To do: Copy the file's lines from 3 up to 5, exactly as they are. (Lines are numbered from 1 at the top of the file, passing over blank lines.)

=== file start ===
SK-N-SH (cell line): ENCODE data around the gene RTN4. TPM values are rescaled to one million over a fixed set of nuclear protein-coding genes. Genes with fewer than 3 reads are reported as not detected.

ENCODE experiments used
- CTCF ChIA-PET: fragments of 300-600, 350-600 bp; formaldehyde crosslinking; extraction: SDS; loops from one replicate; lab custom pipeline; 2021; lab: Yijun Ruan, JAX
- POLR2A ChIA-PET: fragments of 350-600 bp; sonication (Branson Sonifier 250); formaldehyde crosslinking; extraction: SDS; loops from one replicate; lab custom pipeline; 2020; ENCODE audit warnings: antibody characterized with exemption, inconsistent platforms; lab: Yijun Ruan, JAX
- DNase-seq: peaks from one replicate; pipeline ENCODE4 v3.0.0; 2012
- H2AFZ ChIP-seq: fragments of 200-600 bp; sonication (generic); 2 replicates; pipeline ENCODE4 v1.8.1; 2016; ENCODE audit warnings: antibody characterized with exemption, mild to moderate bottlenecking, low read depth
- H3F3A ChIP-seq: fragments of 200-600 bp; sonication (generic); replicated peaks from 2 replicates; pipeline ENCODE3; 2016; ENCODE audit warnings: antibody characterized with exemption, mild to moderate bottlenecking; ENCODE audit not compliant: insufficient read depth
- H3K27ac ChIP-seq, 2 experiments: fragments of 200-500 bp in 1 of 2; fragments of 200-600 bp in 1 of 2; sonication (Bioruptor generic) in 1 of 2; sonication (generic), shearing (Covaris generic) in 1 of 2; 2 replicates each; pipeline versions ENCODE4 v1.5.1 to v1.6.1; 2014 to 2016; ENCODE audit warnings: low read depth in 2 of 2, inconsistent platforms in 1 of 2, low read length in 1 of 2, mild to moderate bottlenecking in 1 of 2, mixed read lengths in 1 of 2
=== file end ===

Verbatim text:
- CTCF ChIA-PET: fragments of 300-600, 350-600 bp; formaldehyde crosslinking; extraction: SDS; loops from one replicate; lab custom pipeline; 2021; lab: Yijun Ruan, JAX
- POLR2A ChIA-PET: fragments of 350-600 bp; sonication (Branson Sonifier 250); formaldehyde crosslinking; extraction: SDS; loops from one replicate; lab custom pipeline; 2020; ENCODE audit warnings: antibody characterized with exemption, inconsistent platforms; lab: Yijun Ruan, JAX
- DNase-seq: peaks from one replicate; pipeline ENCODE4 v3.0.0; 2012